VFC, aka Vegan Fried Chick*n, began like all good inventions — by accident and intuition.
When the pandemic hit two and half years ago, restaurants in York, England, were shut down and co-founder Matthew Glover found himself without prized vegan fried chicken and chips (fries). Not one to sit down without his favorite food, the entrepreneur got to know restaurant owners, which included chef and restaurateur Adam Lyons. Lyons eventually shipped a frozen care box to Glover, who shared the plant-based chicken, chips, coleslaw, and barbecue sauce with friends and family — and it was a hit.
“I picked up the phone, and [called Adam], and said, ‘I think we need to talk,’” Glover said.
Several months later, in December 2020, the pair co-founded VFC, launching a direct-to-consumer product. Their goal is not to target eateries, but retail and food service on a large scale. With a “fair bit” of traction now in the UK (with listings at two of the isle’s two biggest retailers), Lyons and Glover have turned their attention to the U.S. marketplace. They’re currently in conversations with large U.S. grocery retailers, which means VFC could soon be available near you — a tasty, ethically sourced alternative to processed chicken patties and nuggets.
The brains behind VFC have their plant-based comfort food ready to take on the United States marketplace with the tagline, ‘Thanks Colonel we’ll take it from here.”
“The U.S. gave the world KFC, and we want to give VFC back. We want to be like The Beatles and the Stones and bring this food across the pond,” Glover said.
VFC chicken products are marketed as grocery staples similar in taste and package to typical frozen meat products, but with a very different mission than Tyson or Eckrich Farms. For VFC, this is a “rebellion against a system that has brought us climate change, environmental destruction, factory farming, and slaughterhouses.”
In addition to profits, the team, knowing the many benefits of going vegan, is driven by a higher purpose of uplifting the vegan space. Glover’s endeavors to elevate non-meat foods include founding Veganuary with his wife, Jane Land. The campaign asks that consumers commit to eating plant-based foods for the month of January — an opportune time after the New Year when everyone is looking to eat healthier. Since launching in 2014, an estimated two million people across 220-plus countries and territories have taken the pledge. It was a cold January, in fact, when Glover was first missing his beloved vegan patty.
The founder also established Veg Capital “to provide early-stage investment to companies developing vegan meat, dairy, eggs, and seafood replacements,” which VFC fits to a T. The company aims to deliver via attitude and flavor, rejecting the status quo to spark a positive food revolution that celebrates delicious and feel-good vegan foods. Instead of going after a niche, VFC is aiming to bring together vegans and meat eaters with tasty meat alternatives that challenge the entire meat industry. This begins with packaging.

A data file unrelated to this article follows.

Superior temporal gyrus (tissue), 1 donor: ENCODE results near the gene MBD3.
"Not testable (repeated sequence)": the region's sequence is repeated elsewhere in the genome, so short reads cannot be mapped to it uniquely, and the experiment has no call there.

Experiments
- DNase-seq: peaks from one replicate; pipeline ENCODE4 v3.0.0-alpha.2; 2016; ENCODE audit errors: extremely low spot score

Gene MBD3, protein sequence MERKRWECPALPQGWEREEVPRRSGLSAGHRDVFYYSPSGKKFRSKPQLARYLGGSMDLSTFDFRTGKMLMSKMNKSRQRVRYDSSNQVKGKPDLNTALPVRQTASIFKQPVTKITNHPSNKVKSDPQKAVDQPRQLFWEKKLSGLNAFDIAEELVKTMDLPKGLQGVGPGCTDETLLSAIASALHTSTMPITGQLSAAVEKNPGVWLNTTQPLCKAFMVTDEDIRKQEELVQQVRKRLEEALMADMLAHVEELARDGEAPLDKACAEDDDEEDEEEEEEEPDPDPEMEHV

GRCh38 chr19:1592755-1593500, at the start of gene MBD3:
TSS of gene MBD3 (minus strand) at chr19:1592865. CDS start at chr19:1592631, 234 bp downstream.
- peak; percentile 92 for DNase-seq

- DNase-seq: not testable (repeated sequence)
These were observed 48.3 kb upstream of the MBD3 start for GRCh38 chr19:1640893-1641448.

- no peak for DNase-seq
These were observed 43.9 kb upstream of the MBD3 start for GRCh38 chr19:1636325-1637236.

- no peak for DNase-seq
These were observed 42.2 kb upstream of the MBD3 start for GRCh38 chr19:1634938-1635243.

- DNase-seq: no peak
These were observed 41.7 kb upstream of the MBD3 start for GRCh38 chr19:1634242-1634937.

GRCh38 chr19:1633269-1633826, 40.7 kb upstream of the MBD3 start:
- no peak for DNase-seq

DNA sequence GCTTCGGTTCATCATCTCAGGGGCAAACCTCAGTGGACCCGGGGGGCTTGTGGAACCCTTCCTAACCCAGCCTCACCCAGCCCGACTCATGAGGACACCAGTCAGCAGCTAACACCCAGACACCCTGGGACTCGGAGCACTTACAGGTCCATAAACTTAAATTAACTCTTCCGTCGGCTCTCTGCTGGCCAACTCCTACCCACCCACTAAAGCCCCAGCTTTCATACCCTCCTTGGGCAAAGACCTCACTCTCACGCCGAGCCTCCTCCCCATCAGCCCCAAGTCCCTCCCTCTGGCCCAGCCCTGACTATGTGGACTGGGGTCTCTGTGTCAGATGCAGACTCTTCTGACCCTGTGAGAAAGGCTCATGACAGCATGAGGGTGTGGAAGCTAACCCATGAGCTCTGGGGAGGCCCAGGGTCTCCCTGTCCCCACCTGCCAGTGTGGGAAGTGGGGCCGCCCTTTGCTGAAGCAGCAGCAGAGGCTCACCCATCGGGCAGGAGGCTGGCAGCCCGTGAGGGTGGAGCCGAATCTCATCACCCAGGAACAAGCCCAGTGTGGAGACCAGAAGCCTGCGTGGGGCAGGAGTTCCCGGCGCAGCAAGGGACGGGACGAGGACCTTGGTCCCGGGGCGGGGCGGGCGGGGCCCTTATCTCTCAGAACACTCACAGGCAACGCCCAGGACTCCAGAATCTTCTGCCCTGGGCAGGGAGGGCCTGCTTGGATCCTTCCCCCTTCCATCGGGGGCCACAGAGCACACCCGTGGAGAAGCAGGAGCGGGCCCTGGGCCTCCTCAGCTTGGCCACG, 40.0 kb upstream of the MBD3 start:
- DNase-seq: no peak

“As for packaging, I said I don’t care what color it is as long as it’s red,” Glover said. “Other vegan brands are green and brown, presented as wholesome and hippyish. We wanted to create something that really popped.”
The key to success, however, is the product. Without quality goods, all the marketing efforts in the world aren’t going to save it. Toward that end, VFC reports very positive reactions to their chicken alternative.
“At Expo West (natural food convention), Vegetable News, a vegan news platform, tried all different chicken brands, and VFC came up number one for taste profile and texture against established players like MorningStar and Beyond Chicken,” Glover said.
“I hear a lot of comments about the crunchiness of it,” VFC general manager Craig Bowlin said. “Many people walked away mesmerized. They’d take a sample, bite it and turn back around, say, ‘Holy (crap) that’s good.”
VFC does not describe its product as a diet food. The purpose is to compete on taste and convince all styles of eaters that VFC is a worthy meat substitute.
“This isn’t health food,” co-founder Matthew Glover said. “It’s something that you’ll eat while watching football or sports on TV. We’re competing with burgers, sausages, and other meats.”
The wheat and soy product will, of course, be more healthy for circulatory systems than heavy meats and provide less of a natural impact. Anyone who wants to argue with “the world’s most rebellious and innovative vegan food company” is welcome to.
“We take the mickey out of our trolls,” Glover said. “Ten years of being vegan, and you get used to the same old comments you need to debunk. ‘You can’t call it chicken,’ or ‘I’d rather get a wasp stuck up my bum than eat that.’ We try to be funny in our response to these people.”
Glover credits his wife Jane Land for much of the troll-slaying, wielding nonjudgmental British sarcasm like an online knight battling monsters below a bridge. This back and forth has led to an incredible 6% engagement across social media channels, building the new firm a loyal base of customers.
“It’s so unique to the category — the tone of voice, packaging, and fun conversation. To have that with a retailer is so different, and people appreciate that,” Bowlin said.
Since its founding, the brand has spared more than 142,000 UK chickens and has gone undercover to expose the dire standards of KFC’s factory farming, the story which broke on The Guardian.
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